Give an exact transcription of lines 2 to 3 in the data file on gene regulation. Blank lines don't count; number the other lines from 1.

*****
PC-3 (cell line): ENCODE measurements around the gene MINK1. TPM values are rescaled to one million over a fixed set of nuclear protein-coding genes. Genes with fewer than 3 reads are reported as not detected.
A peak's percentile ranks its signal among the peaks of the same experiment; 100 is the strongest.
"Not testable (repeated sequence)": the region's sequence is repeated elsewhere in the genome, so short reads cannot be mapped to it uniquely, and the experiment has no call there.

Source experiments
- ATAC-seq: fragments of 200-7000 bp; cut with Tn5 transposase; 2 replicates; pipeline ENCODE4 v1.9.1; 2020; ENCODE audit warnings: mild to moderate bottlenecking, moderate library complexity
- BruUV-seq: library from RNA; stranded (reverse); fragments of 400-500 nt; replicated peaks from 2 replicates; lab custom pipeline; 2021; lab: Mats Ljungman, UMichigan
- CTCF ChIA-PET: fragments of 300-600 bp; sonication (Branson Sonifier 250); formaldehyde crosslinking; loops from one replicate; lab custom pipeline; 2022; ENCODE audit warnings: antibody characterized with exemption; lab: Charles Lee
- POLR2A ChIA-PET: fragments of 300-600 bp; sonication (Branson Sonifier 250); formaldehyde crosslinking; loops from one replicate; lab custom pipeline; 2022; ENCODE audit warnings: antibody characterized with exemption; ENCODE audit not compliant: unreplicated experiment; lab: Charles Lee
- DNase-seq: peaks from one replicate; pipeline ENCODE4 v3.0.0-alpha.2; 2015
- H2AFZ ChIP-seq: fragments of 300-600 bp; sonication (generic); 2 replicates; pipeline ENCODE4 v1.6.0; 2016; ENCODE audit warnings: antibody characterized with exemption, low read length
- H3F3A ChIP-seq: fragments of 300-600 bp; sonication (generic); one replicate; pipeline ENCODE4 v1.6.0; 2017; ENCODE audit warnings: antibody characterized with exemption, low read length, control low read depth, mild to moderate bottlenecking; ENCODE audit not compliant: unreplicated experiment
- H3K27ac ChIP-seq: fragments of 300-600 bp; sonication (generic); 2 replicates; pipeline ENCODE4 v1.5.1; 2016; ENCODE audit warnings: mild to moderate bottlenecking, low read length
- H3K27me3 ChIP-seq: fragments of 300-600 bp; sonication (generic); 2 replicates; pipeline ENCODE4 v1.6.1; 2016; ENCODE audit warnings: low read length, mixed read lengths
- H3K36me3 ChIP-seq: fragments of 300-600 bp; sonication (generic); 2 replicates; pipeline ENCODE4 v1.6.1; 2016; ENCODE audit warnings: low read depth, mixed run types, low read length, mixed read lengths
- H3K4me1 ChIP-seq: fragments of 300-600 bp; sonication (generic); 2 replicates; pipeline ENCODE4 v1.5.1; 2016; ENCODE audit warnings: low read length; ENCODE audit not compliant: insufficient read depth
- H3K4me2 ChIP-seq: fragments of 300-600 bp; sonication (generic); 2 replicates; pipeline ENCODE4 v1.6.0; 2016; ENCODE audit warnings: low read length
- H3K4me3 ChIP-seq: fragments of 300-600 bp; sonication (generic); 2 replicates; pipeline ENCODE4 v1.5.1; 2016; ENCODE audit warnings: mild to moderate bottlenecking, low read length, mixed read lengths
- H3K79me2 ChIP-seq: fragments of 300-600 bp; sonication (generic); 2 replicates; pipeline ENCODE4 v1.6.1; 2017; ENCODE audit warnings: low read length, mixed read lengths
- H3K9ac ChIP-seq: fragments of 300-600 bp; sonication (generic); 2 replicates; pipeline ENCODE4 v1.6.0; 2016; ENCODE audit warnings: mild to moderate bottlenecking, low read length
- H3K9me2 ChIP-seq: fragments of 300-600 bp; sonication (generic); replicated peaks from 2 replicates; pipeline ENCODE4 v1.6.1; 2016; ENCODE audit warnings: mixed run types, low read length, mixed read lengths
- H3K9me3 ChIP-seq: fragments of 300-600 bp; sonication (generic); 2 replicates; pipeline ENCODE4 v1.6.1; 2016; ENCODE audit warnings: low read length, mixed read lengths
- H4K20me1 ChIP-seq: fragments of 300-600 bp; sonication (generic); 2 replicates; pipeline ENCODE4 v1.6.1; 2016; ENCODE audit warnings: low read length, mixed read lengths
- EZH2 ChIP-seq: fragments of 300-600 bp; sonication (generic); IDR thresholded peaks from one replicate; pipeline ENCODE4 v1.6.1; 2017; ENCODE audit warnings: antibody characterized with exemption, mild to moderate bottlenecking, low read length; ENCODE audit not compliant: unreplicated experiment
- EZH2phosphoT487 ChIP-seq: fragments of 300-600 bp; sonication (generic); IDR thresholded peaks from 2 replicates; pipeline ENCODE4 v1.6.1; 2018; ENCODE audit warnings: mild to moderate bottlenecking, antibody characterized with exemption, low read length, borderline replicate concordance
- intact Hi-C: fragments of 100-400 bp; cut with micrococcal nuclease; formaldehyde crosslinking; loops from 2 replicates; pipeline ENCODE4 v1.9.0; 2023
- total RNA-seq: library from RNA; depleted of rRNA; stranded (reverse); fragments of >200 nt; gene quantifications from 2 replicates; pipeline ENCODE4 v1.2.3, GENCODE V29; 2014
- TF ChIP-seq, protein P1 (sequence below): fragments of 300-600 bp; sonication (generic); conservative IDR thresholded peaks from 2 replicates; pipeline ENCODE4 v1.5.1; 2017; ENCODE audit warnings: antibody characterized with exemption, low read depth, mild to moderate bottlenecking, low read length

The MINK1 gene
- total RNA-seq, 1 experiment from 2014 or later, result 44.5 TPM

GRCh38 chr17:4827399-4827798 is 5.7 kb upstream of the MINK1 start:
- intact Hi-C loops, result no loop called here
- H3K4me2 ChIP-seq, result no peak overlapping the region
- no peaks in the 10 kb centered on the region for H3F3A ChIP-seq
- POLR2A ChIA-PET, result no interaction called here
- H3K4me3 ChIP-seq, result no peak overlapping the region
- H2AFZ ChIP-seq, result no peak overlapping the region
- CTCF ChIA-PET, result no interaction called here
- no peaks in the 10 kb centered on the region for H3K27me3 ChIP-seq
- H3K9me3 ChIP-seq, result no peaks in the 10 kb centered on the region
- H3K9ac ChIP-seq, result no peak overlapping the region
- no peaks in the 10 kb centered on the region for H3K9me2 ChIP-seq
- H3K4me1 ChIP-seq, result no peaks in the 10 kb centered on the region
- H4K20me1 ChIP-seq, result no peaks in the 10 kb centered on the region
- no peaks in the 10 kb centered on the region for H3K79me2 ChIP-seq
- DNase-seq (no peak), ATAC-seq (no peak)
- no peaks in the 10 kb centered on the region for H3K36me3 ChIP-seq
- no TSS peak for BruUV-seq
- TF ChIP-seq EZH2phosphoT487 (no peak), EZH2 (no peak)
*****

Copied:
A peak's percentile ranks its signal among the peaks of the same experiment; 100 is the strongest.
"Not testable (repeated sequence)": the region's sequence is repeated elsewhere in the genome, so short reads cannot be mapped to it uniquely, and the experiment has no call there.